The article doesn’t reference the size of the other warehouses but states Markham’s is a “behemoth” which would make the Matteson one a “behemoth” too given they are both the same size. The wording leads me to believe the others are smaller in size thus lower tax incentives would make sense.


  6. - SouthSide Markie - Tuesday, Oct 27, 20 @ 12:11 pm:

    == There’s nothing like the good ole Free Market ==

    There’s been nothing like the good ole Free Market to help the South Suburbs. That’s why they need to be able to give incentives. There’s been nothing like the good ole Free Market to help the African American community. That’s why we have Affirmative Action. Both are there to level the playing field, to make mitigate outside influences on the so-called Free Market and make it equitable.


  7. - Dan Johnson - Tuesday, Oct 27, 20 @ 12:12 pm:

    It should be illegal for any tax subsidy deal to be private. The same standards for spending public budgets of transparency should apply for spending public dollars in the form of a special tax break.


  8. - JS Mill - Tuesday, Oct 27, 20 @ 12:17 pm:

    I guess the days of private enterprise are over. I was re-reading Adam Smith and this does not sound much like capitalism and a lot more like… (gasp) socialism.


  9. - City Zen - Tuesday, Oct 27, 20 @ 12:17 pm:

    ==As towns like University Park and Markham embrace the new Amazon jobs, critics argue the jobs don’t compare to what unskilled workers could earn in steel mills that dotted the suburbs south of Chicago a generation ago.==

    And the black spots that dotted the lungs of those unskilled workers.


  10. - Anonymous - Tuesday, Oct 27, 20 @ 12:18 pm:

    ===The two largest incentives ( University Park and Markham) were allowed using TIF’S which have to meet the “blight” standards and the “but for” tests. These tess are intended to demonstrate that the economic development within a proposed TIF district would not otherwise have happened but for the TIF.===
    This location would definitely qualify. It was a hodgepod of abandoned houses. I was helping someone look for sites about 7-8 years ago. They thought it would take too much to clean up even with incentives.

    Also, the story mentions the EDGE credits, but I wonder how many of the locations are also in opportunity zones.


  11. - SouthSide Markie - Tuesday, Oct 27, 20 @ 12:20 pm:

    Got to question the kind of sloppy reporting where BGA identifies Charles Durham as Markham’s attorney. Chuck Durham is a lot of things, including a world-class financial advisor to municipalities for over 30 years. He is not (and probably would never want to be) an attorney.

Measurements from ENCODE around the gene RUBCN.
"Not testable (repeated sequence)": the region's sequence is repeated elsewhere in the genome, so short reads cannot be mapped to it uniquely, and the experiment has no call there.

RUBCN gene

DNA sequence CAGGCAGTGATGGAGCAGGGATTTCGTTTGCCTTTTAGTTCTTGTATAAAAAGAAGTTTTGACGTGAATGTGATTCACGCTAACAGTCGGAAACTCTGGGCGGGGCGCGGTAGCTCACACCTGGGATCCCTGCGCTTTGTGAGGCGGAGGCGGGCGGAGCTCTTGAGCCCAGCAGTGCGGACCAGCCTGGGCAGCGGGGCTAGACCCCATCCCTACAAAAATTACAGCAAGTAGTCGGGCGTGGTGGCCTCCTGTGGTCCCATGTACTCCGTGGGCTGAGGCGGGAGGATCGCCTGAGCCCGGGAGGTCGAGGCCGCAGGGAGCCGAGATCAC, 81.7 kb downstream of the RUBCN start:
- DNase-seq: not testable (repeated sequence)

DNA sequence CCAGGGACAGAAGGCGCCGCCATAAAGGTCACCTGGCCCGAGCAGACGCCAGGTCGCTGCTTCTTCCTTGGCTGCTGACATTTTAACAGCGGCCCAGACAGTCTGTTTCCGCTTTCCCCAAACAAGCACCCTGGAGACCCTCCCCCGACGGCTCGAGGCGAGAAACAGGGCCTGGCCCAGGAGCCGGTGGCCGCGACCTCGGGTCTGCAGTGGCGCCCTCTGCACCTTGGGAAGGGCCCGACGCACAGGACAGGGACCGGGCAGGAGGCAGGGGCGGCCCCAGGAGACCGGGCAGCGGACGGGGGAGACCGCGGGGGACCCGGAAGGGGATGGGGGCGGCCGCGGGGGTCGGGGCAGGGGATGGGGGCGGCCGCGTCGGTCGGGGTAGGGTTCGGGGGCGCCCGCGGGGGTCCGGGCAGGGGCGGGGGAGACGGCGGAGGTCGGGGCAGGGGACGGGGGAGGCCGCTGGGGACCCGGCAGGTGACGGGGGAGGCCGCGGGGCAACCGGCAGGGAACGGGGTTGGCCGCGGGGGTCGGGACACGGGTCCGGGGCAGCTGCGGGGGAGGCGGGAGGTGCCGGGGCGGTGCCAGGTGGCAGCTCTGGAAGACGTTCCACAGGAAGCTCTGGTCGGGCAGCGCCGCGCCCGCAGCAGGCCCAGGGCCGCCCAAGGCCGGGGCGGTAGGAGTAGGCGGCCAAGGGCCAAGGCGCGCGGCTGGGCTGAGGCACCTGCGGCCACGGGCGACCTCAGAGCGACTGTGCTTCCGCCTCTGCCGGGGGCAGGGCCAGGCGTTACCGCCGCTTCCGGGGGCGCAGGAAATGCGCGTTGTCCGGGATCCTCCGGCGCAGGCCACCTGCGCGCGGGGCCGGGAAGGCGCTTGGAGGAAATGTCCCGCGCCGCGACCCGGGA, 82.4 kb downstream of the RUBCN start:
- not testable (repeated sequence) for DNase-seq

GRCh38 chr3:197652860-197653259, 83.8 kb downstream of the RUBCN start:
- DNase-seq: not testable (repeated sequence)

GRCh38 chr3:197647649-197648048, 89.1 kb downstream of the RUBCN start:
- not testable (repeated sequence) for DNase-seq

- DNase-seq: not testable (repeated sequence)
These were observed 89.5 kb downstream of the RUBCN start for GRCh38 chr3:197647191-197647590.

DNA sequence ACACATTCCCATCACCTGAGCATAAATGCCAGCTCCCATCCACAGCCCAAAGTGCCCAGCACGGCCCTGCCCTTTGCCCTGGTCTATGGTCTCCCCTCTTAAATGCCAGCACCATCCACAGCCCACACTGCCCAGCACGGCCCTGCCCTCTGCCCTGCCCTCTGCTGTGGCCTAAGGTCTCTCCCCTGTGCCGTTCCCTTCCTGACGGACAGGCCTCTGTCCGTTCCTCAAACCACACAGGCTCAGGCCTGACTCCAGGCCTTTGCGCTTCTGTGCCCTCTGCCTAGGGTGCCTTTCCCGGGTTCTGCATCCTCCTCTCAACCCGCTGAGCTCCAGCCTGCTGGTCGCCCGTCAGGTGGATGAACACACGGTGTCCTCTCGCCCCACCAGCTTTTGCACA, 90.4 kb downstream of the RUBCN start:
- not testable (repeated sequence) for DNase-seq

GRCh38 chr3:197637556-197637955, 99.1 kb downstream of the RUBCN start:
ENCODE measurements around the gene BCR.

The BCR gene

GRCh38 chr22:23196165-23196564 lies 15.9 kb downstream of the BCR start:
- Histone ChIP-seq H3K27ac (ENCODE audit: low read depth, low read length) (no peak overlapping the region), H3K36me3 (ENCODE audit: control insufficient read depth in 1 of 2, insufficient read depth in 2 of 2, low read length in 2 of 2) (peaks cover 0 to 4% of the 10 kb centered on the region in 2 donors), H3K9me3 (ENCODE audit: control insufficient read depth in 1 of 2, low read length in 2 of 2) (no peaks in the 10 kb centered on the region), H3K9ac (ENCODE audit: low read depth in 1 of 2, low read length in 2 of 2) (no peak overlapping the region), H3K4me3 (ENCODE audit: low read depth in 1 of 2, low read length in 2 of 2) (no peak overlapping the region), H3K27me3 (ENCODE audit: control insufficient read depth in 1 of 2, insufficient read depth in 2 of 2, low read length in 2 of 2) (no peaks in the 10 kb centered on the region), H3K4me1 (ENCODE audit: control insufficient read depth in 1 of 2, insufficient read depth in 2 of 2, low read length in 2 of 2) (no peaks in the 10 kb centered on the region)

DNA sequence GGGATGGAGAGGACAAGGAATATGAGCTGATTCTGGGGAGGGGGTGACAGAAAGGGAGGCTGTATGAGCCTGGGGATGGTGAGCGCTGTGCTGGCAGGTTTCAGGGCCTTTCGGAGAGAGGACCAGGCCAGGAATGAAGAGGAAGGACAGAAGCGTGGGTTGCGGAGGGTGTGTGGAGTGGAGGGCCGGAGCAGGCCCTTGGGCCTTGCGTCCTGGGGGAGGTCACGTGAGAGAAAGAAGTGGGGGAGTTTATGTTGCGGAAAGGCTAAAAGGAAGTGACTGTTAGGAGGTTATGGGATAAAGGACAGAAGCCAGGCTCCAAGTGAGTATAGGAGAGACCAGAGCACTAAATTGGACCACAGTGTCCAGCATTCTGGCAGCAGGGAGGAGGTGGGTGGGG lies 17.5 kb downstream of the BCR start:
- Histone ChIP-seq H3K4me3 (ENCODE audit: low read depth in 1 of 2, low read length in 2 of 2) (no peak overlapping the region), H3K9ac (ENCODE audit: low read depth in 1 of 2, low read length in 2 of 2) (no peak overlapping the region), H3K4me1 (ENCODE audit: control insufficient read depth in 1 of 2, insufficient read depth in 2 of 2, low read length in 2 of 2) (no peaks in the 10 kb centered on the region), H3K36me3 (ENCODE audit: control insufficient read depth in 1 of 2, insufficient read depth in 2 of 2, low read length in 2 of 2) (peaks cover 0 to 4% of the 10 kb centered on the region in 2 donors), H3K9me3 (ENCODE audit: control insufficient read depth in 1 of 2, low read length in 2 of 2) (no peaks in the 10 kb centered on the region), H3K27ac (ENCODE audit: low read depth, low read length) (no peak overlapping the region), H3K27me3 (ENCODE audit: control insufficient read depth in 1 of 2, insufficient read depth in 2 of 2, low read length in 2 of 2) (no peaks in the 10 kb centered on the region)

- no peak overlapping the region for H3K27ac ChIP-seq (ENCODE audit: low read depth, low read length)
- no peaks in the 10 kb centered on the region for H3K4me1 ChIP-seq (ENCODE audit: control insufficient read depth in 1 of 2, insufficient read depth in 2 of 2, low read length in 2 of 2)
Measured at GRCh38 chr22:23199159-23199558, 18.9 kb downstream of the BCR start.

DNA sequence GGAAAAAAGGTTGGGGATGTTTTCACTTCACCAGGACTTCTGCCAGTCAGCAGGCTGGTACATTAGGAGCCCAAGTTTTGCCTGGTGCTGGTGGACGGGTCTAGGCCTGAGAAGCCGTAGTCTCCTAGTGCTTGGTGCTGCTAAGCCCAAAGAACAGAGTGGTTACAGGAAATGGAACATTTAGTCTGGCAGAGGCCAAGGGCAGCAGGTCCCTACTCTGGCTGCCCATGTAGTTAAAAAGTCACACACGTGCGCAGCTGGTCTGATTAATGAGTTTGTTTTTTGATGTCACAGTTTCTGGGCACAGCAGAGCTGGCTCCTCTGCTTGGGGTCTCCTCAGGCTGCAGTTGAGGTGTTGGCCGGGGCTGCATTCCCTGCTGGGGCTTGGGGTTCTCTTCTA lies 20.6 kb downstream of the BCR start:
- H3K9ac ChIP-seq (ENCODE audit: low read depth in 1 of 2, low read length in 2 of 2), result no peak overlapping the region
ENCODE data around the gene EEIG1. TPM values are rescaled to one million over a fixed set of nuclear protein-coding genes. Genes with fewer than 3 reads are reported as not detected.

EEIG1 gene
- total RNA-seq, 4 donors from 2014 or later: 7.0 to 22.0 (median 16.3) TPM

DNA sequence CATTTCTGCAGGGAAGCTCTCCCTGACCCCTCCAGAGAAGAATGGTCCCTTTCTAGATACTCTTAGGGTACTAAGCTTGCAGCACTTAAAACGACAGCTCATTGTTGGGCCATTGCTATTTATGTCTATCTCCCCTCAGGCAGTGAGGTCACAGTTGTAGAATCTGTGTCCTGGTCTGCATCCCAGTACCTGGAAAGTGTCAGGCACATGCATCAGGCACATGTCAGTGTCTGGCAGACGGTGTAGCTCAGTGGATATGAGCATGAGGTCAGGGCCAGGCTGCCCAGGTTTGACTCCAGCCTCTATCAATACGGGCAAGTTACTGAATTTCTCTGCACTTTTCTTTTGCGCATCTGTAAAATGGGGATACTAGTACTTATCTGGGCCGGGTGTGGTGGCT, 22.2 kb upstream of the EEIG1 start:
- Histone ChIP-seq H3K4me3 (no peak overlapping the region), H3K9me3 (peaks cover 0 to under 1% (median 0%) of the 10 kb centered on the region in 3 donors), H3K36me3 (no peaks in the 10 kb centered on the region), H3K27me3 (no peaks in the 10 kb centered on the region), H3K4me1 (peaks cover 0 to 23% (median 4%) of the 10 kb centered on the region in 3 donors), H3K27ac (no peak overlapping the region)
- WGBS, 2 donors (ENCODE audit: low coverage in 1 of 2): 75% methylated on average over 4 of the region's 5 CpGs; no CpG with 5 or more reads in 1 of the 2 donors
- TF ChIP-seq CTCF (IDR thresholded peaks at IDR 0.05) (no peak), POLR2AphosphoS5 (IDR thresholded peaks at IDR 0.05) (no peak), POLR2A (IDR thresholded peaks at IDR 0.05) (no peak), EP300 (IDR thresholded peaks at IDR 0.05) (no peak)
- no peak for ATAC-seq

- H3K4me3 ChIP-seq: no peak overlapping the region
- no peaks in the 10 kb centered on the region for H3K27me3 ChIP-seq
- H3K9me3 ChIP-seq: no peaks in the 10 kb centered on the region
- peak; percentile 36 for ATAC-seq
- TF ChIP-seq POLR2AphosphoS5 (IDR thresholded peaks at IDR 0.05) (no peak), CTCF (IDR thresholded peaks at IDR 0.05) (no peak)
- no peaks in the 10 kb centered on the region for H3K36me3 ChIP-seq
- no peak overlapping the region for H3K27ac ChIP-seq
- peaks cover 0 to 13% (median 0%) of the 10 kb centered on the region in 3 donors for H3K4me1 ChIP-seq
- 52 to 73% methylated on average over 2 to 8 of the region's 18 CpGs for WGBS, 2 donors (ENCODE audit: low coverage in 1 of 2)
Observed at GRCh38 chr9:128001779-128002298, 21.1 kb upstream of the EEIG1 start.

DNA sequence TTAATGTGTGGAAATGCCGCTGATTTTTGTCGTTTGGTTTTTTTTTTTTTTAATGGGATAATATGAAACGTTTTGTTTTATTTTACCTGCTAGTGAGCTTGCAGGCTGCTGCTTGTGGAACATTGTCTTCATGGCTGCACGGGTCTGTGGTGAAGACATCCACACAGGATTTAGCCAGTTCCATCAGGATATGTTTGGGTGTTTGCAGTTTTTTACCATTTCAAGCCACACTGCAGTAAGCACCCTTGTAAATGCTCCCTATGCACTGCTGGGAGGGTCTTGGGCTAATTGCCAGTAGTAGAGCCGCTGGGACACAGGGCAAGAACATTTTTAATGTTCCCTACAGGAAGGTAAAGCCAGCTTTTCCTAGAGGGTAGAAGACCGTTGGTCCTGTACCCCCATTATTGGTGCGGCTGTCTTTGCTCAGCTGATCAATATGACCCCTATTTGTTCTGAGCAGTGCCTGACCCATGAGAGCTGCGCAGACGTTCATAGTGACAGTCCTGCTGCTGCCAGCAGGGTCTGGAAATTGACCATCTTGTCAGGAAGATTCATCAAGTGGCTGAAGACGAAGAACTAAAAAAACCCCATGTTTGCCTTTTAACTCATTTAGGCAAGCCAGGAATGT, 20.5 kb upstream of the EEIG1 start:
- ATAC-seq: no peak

12. - Anyone Remember - Tuesday, Oct 27, 20 @ 12:30 pm:

    “… (gasp) socialism.”

    According to the Austrian School of Economics (the people who thought Milton Friedman was a flamin’ liberal), the US has been Socialist since Calvin Coolidge signed the Flood Control Act of 1928.


  13. - DuPage Saint - Tuesday, Oct 27, 20 @ 12:31 pm:

    How can towns or villages have non disclosure agreements? And if they can this should be made illegal.


  14. - SouthSide Markie - Tuesday, Oct 27, 20 @ 12:44 pm:

    == How can towns or villages have non disclosure agreements? ==

    They can’t and they don’t. The final deal has to be disclosed publicly. In a written agreement which has to be approved in a public meeting in order for it to be binding upon the municipality. Otherwise, the municipality could be sued to prevent it from providing the incentives and the developer would get nothing. The negotiations leading to that deal are what is being kept confidential. Which is legal and true for negotiations over large scale developments anywhere in the Chicago area. Without that confidentiality, there is the threat of a bidding war over the property that is the proposed site of the development.


  15. - Blue Dog Dem - Tuesday, Oct 27, 20 @ 1:10 pm:

    I often wonder, if in the long run, dealing with Amazon and WalMart, doesn’t increase the blight in a given area.


  16. - Glenn - Tuesday, Oct 27, 20 @ 1:27 pm:

    Small businesses have been hurt by COVID-19 shutdowns and the summer looting, but if I was to bet I’d bet Amazon has sunk more businesses than these two combined.


  17. - Watcher of the Skies - Tuesday, Oct 27, 20 @ 1:33 pm:

    ===The two largest incentives ( University Park and Markham) were allowed using TIF’S which have to meet the “blight” standards and the “but for” tests. These tess are intended to demonstrate that the economic development within a proposed TIF district would not otherwise have happened but for the TIF.===

    Those tests are, of course, a joke under our current laws.